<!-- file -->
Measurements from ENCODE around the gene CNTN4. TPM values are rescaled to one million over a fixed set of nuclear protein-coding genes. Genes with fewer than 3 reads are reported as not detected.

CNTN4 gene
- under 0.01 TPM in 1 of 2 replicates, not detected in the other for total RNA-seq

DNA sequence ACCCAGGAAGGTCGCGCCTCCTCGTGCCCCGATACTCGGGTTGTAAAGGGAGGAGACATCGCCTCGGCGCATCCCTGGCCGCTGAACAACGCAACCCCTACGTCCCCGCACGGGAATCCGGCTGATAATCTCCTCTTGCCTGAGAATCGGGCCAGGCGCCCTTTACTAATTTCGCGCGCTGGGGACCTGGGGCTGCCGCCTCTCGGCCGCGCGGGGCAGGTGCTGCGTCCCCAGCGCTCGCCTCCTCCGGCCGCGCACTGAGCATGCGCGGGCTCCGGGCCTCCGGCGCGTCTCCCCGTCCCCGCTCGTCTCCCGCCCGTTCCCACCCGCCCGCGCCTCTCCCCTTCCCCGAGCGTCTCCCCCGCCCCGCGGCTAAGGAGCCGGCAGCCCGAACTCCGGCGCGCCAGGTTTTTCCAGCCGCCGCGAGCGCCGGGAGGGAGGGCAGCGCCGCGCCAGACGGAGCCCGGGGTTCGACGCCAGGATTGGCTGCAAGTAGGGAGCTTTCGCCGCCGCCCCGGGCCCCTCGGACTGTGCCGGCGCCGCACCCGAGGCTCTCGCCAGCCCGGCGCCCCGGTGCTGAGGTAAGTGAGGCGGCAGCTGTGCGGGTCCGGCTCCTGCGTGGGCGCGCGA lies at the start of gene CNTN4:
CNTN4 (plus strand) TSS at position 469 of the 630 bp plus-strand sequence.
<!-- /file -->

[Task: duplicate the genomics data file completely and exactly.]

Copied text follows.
Measurements from ENCODE around the gene CNTN4. TPM values are rescaled to one million over a fixed set of nuclear protein-coding genes. Genes with fewer than 3 reads are reported as not detected.

CNTN4 gene
- under 0.01 TPM in 1 of 2 replicates, not detected in the other for total RNA-seq

DNA sequence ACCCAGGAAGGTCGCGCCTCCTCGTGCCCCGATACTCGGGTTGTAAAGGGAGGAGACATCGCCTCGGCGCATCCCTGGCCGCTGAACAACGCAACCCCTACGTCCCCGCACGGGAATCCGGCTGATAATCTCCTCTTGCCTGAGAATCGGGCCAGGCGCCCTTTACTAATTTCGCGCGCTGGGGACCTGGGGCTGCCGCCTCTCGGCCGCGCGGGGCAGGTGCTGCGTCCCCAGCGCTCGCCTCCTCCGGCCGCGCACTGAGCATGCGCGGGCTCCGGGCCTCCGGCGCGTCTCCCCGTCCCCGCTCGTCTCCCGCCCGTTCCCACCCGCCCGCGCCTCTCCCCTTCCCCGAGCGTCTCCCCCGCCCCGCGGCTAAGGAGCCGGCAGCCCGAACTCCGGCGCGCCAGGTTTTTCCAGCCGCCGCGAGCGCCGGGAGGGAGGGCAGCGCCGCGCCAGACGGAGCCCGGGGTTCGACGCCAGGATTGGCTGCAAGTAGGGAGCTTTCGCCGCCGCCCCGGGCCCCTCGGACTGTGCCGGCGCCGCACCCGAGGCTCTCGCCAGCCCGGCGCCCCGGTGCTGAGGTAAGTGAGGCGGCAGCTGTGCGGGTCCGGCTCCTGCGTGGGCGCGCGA lies at the start of gene CNTN4:
CNTN4 (plus strand) TSS at position 469 of the 630 bp plus-strand sequence.